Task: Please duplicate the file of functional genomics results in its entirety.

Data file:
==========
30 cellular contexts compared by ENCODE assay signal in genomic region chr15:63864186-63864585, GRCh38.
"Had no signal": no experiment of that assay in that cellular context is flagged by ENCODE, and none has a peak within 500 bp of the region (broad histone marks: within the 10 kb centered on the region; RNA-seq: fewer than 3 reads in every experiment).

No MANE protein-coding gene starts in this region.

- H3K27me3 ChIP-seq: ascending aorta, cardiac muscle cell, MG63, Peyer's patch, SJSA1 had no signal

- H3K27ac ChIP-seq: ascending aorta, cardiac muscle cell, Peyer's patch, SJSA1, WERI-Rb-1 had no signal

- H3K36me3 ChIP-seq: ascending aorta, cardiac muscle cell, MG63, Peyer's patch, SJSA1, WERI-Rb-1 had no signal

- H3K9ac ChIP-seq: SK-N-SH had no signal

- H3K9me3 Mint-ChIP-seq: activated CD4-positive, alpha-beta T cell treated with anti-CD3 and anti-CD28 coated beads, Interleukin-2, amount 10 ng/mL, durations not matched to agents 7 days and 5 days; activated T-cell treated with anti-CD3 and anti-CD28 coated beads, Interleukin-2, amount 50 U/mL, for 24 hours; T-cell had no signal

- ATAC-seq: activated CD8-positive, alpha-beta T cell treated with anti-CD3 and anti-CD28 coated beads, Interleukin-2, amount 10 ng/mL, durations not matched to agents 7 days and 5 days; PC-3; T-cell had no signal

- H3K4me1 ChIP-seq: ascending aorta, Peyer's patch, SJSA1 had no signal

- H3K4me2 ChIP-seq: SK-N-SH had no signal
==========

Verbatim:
30 cellular contexts compared by ENCODE assay signal in genomic region chr15:63864186-63864585, GRCh38.
"Had no signal": no experiment of that assay in that cellular context is flagged by ENCODE, and none has a peak within 500 bp of the region (broad histone marks: within the 10 kb centered on the region; RNA-seq: fewer than 3 reads in every experiment).

No MANE protein-coding gene starts in this region.

- H3K27me3 ChIP-seq: ascending aorta, cardiac muscle cell, MG63, Peyer's patch, SJSA1 had no signal

- H3K27ac ChIP-seq: ascending aorta, cardiac muscle cell, Peyer's patch, SJSA1, WERI-Rb-1 had no signal

- H3K36me3 ChIP-seq: ascending aorta, cardiac muscle cell, MG63, Peyer's patch, SJSA1, WERI-Rb-1 had no signal

- H3K9ac ChIP-seq: SK-N-SH had no signal

- H3K9me3 Mint-ChIP-seq: activated CD4-positive, alpha-beta T cell treated with anti-CD3 and anti-CD28 coated beads, Interleukin-2, amount 10 ng/mL, durations not matched to agents 7 days and 5 days; activated T-cell treated with anti-CD3 and anti-CD28 coated beads, Interleukin-2, amount 50 U/mL, for 24 hours; T-cell had no signal

- ATAC-seq: activated CD8-positive, alpha-beta T cell treated with anti-CD3 and anti-CD28 coated beads, Interleukin-2, amount 10 ng/mL, durations not matched to agents 7 days and 5 days; PC-3; T-cell had no signal

- H3K4me1 ChIP-seq: ascending aorta, Peyer's patch, SJSA1 had no signal

- H3K4me2 ChIP-seq: SK-N-SH had no signal